• The Japanese House

The Japanese House

The new exhibition at the Barbican explores Architecture and Life in Japan after 1945

The Japanese House

The new exhibition at the Barbican explores Architecture and Life in Japan after 1945

A new exhibition at the Barbican, ‘The Japanese House: Architecture and Life after 1945’ discusses the relationship between architecture and the domestic household. It discusses the home as a living organism – timeless and organic. In Japanese culture the house takes centre stage.

The Japanese House

About the Exhibition

The Japanese House: Architecture and Life after 1945 is held at the Barbican Art Gallery, Barbican Centre. The gallery features over forty architects ranging from renowned 20th century masters to young rising stars. As well as architecture, the exhibition also includes film and photography casting a new light on the role of the house in Japanese culture.

The Japanese House

The Organic Home

The exhibition unfolds around the gallery like a clock, taking you though the modern history of Japanese architecture and ending with a full-sized recreation of the Moriyama House by architect Ryue Nishizawa. This is considered to be one of the most important houses of the 21st century, because of its original use of individual units instead of rooms. These units provide a geometric and mathematical aesthetic. This concept is key to Japanese architecture. Visitors to the gallery are invited to explore the house which has been brought to life with intimate detailing in the form of books, music and films.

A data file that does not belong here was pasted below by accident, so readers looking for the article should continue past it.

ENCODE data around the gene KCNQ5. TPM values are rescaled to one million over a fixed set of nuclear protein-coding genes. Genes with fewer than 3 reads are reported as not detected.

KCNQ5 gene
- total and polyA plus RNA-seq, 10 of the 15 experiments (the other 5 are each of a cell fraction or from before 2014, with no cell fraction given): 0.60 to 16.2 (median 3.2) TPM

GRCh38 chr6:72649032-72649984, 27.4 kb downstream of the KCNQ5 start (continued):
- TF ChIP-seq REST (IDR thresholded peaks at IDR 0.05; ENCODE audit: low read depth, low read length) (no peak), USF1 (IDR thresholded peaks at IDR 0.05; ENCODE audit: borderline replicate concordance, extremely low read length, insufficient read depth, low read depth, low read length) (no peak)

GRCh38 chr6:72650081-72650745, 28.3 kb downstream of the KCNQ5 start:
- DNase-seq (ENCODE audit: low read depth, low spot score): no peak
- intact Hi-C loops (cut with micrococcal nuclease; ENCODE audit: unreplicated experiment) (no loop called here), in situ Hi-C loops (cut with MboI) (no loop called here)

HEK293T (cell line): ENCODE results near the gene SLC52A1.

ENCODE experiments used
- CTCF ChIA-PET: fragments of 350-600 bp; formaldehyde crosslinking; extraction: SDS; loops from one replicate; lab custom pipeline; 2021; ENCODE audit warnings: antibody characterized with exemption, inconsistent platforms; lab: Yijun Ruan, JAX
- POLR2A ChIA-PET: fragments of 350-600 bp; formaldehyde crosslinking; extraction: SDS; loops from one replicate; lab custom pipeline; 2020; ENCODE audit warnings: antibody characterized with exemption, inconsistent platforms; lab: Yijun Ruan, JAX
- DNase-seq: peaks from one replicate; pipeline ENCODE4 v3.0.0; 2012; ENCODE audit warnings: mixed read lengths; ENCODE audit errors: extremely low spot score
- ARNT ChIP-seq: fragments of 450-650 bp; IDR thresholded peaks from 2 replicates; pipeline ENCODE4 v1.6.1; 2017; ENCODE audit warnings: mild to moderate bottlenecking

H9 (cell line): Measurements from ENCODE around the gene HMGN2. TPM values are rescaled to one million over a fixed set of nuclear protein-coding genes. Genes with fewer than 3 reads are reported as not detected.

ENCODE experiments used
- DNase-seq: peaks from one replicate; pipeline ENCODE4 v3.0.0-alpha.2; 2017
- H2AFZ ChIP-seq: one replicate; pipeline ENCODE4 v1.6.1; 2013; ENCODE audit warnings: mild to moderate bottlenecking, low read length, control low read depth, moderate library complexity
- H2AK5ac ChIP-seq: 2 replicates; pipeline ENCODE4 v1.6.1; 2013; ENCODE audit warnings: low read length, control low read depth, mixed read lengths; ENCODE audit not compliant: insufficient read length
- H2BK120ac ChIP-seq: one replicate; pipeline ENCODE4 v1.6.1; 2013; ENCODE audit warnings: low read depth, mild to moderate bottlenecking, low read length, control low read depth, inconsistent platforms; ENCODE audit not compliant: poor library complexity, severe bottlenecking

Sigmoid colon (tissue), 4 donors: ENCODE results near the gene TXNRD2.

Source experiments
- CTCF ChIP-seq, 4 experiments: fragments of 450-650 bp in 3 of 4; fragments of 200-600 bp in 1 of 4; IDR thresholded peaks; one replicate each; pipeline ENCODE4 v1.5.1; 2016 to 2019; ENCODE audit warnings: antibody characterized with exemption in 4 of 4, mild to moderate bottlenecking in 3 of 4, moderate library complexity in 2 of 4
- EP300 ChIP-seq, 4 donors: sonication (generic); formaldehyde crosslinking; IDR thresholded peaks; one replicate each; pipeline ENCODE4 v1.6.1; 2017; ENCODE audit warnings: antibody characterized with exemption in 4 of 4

The Japanese House

Junzo Yoshimura – one the key architects featured- worked using a juxtaposition of concreate and natural materials. This is a key feature in Japanese architecture, due to the country’s large forest landscape. This setting inspired a way of life; Yoshimura spoke of his desire to live ‘like a bird on top of a tree’.

The Japanese House

Concrete Comfort

The exhibition also discusses the concept of the home as a ‘contained world’ that protects from the contradictions of society. This idea was visually shown through exposed structure and reinforced concrete. On display is Kosuke Tsumura’s ‘Final Home Unisex Coat’, a garment designed to be your home. It could be stuffed with newspaper for insulation, cushions for comfort, or emergency items and personal belongings for evacuation. This plays with the idea of the home as comfort and security.

The Japanese House

At Trendstop we have identified this concept within our F/W 2018-19 forecast themes. Architectural 3D forms and clean lines are apparent within structure. There is also a big focus on organic and natural materials which are favoured mediums for Japanese architects.

The Japanese House

The exhibition is open from March 23rd, to book tickets visit the Barbican website.

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